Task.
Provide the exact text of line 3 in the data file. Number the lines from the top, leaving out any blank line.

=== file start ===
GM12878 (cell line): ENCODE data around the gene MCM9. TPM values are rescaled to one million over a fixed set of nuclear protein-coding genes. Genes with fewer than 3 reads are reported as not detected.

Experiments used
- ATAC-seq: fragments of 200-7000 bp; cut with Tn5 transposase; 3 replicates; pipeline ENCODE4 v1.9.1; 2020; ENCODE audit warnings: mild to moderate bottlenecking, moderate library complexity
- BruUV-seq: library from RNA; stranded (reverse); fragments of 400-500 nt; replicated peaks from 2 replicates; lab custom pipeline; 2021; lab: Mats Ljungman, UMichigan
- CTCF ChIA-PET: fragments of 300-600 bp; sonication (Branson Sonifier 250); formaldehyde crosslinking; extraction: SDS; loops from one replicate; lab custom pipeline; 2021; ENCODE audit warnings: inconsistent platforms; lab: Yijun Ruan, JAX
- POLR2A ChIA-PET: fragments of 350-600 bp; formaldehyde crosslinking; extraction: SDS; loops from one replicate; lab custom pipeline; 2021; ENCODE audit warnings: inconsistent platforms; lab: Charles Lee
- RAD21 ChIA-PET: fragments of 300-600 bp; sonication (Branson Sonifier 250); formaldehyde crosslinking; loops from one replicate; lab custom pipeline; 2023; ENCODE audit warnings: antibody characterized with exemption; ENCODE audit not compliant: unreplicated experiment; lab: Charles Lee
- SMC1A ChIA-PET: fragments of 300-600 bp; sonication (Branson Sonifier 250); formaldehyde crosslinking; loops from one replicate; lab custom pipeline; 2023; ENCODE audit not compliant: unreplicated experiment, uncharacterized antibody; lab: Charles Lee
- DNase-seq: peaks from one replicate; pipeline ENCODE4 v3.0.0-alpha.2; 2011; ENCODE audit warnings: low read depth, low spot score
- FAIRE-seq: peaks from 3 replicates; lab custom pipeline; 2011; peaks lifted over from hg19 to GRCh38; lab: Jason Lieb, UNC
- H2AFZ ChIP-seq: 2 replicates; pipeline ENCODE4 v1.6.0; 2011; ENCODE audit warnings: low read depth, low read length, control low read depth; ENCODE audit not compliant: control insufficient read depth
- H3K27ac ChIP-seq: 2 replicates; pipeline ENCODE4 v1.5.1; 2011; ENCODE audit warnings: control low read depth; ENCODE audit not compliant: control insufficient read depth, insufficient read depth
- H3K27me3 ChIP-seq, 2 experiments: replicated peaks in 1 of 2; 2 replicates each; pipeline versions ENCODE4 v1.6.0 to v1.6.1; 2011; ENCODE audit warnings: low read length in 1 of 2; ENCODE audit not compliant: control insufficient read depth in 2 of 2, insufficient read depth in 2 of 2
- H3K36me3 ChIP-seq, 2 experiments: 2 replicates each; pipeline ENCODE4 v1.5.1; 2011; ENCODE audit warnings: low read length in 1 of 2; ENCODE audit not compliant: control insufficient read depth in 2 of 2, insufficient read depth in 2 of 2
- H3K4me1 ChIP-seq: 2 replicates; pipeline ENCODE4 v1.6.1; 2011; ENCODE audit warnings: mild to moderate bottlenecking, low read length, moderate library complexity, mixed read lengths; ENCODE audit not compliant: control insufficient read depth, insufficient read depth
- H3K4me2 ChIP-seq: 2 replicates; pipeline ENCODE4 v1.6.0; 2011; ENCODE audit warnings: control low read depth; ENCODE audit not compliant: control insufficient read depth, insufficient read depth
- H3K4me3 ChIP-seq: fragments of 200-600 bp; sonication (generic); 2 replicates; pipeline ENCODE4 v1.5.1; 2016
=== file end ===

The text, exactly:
- ATAC-seq: fragments of 200-7000 bp; cut with Tn5 transposase; 3 replicates; pipeline ENCODE4 v1.9.1; 2020; ENCODE audit warnings: mild to moderate bottlenecking, moderate library complexity